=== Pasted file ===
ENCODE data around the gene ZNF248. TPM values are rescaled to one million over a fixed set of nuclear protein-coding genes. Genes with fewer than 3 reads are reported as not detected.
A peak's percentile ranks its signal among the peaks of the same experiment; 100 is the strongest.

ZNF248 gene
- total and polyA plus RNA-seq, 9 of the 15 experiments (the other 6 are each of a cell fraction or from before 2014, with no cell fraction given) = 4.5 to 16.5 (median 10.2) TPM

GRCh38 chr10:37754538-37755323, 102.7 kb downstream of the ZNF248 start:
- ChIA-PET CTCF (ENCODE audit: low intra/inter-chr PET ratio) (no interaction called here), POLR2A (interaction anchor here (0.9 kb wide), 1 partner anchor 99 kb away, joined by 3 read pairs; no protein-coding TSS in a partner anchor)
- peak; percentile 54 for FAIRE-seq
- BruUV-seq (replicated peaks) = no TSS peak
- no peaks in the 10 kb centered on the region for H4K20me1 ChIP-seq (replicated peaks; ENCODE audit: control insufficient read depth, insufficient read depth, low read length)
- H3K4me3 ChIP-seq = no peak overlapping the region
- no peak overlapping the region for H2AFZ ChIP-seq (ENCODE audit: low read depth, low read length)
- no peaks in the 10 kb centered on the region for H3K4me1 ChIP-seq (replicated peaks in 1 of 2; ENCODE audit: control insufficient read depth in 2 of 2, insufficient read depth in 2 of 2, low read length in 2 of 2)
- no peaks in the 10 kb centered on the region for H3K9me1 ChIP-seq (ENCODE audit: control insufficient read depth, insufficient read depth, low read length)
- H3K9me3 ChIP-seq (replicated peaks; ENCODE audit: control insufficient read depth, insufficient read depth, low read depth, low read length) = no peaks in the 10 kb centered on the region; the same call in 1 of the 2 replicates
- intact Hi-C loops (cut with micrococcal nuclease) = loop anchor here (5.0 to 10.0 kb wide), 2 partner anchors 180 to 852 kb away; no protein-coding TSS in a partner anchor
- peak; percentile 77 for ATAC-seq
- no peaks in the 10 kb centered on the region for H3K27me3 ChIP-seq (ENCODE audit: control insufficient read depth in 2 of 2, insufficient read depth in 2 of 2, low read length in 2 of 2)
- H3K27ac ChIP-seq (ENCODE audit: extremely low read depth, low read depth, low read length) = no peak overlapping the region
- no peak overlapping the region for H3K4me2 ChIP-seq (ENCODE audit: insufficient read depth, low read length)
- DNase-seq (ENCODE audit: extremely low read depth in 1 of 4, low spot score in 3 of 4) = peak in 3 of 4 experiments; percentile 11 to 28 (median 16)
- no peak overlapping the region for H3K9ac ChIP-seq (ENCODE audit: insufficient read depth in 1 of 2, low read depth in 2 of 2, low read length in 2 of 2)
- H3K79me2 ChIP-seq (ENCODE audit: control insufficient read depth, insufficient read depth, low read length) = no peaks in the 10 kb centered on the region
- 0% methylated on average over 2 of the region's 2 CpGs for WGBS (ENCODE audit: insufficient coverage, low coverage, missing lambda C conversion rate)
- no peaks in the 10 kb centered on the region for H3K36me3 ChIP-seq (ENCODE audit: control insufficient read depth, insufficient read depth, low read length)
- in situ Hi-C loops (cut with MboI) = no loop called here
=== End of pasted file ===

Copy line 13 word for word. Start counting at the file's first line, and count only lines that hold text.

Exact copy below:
- no peaks in the 10 kb centered on the region for H3K9me1 ChIP-seq (ENCODE audit: control insufficient read depth, insufficient read depth, low read length)